The hotel provides a fabulous spread.  Getting all our breakfasts and more than half of our dinners cooked for free makes all of this so much easier, and the hotel does a lot of work with 4 Paws families so they are accustomed to our special kids in their dining area.  In fact, everything about this hotel is wonderful…except the in-room coffee.  The lobby has coffee all day long, it’s a quick walk across the courtyard, and it’s delicious coffee.  The coffeepot in the room is only a 4-cup pot, though, and they only give you a single pod for it.  That’s fine, we’ll have an eye-opener and then go fetch, but I want to share because if I had known ahead of time, I would have brought our Keurig, or even a French press or a moka pot.

Every time I stopped to think about what we were doing and where we were going, I started to choke up.  Kender showed some of that secret understanding he has, where he shows how much more he knows and understands than he is telling.  When we finally had teeth brushed, shoes on, canes ready, balls and treat pouches in the bag, he was up and out the door and into the car like he knew exactly what was going on even though he’s never really shown any enthusiasm about A’Kos.

We got to 4 Paws a little after 9:30, and I choked up again pulling into the driveway. And meeting Kelly, who worked with us on our fundraising efforts. And signing in and putting Kender’s name down on the sheet as “companion.” And seeing all the kennels lined up for us. And finding A’Kos’ kennel. And putting my fingers up to the door and saying Hello for the first time.


Kender wasn’t really interested, although we tried to get him to come over and say hello.  Meanwhile the little girl we’d met at breakfast was running up to her dog’s kennel, saying his name and asking when he could come out. That was hard.

We met families from South Dakota and Chicago and even Ft. Worth. We worried about the family from the west coast who had missed their flight and were still stuck on the highway hours away as class was starting.  There were coffee and bagels waiting for us, and Kender found a nice circuit he could walk around the training area and the bagels and the kennels, the crowds parting before the mobility cane like they always do.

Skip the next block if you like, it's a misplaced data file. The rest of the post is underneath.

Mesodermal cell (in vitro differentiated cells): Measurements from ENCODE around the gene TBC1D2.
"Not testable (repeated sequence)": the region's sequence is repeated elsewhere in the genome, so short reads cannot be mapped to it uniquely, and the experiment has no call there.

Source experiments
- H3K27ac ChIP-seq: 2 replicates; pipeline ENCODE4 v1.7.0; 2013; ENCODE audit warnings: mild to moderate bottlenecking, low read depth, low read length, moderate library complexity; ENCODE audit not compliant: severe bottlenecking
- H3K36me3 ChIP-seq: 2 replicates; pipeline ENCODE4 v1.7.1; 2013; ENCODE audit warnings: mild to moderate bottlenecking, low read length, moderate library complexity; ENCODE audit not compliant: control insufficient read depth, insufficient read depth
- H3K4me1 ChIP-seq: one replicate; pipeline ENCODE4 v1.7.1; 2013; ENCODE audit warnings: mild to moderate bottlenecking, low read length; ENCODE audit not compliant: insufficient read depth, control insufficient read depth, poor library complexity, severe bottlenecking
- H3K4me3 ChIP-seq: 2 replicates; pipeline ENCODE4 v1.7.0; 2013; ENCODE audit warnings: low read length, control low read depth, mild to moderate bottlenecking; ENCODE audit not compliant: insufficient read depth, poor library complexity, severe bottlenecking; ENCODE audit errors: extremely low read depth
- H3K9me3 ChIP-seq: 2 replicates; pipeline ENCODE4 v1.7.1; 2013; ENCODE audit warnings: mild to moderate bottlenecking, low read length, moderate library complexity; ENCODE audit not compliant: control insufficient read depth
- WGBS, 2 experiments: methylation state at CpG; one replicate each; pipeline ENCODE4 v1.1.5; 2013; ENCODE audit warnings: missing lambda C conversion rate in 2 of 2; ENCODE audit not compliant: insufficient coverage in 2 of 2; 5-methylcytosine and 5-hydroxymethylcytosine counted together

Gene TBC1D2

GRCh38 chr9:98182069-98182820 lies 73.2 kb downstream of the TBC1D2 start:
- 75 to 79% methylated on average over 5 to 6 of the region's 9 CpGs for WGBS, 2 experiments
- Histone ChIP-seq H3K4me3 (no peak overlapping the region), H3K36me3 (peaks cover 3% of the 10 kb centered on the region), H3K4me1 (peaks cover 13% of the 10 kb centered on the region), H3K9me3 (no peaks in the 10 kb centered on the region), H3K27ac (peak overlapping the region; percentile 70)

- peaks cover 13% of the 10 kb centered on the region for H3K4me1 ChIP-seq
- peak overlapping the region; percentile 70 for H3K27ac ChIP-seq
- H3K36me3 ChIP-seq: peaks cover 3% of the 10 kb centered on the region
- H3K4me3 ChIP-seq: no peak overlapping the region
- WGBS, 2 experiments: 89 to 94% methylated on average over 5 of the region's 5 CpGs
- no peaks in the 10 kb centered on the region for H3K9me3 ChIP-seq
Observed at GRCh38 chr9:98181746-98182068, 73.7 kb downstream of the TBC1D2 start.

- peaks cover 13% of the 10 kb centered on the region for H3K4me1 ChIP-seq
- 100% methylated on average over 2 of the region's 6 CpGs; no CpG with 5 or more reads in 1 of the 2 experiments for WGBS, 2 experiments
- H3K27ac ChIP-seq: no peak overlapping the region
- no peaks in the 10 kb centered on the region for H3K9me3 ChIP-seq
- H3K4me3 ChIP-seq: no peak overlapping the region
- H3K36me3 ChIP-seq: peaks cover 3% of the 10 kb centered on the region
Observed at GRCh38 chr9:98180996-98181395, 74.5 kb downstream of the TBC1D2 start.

Jeremy, the head trainer, introduced himself and some of the staff, including Shelby, who seems to have done the most work with our dogs. He passed the mic around the room so each family could introduce themselves a bit. The kids were wandering around a bit, especially Kender and his new “friend” who seems so much like him.  Finally, the moment we were all waiting for came.  Time for the dogs to come out!  They got Breakfast Girl’s dog first, and from the layout of the kennels we thought A’Kos would be near to the end. No matter; I choked up again watching that bouncy girl get to hug and pet her dog.

And then they called for A’Kos to come out! The second dog!  I wasn’t ready!  Kender was still wandering over by the other side of the room! Shelby brought us one of the two bags of dog food that were on his kennel, labeled with his name.


And there he was, so hungry and ready for his food!  I tried to dole it out a little at a time, to make it last, but then I discovered…


Oh. My. Gods. I never considered this, never ever ever. I never had a big dog before. I grew up around dachshunds. Every piece of food I gave A’Kos got licked out of my hand, snuffled, garbled, SLOBBERED! And the more he ate, the worse it got! Slimy, slimy, slimy!

Yes, I have some sensory issues.

There’s the Fair Warning to you. Big dogs come with slobber and slime.  It got better as the day went on, and I was only giving him one piece every so often instead of a whole meal by hand. Still… Dog Slobber. *sigh*

About halfway through the bag, she asked if she could hand us his leash, and there we were, just us and A’Kos.

Brian went to get Kender, and we coaxed Kender into letting A’Kos take a couple pieces of food out of his hand, but it didn’t last long before Kender was headed back toward his new favorite riding toy. We brought A’Kos over to Kender then to say hello, but Kender still was not impressed. So Brian took A’Kos back over to our chairs to play a bit while I watched Kender.  Kender kept asking to go outside, so I finally asked somebody to show us where the playground was. We were the first to escape.

The playground area was really nice.  There is a big paved area with a basketball hoop and a ton of trikes and power wheels and things, two playsets with slides and climbing, a swingset with wonderful plank swings, a roofed area with picnic tables and chairs, and even a trampoline.  After planking a bit in the grass and enjoying the quiet, Kender spent the rest of the morning swinging and pushing a power wheels toy around. Brian brought A’Kos out to say hello again, and then it was time for lunch.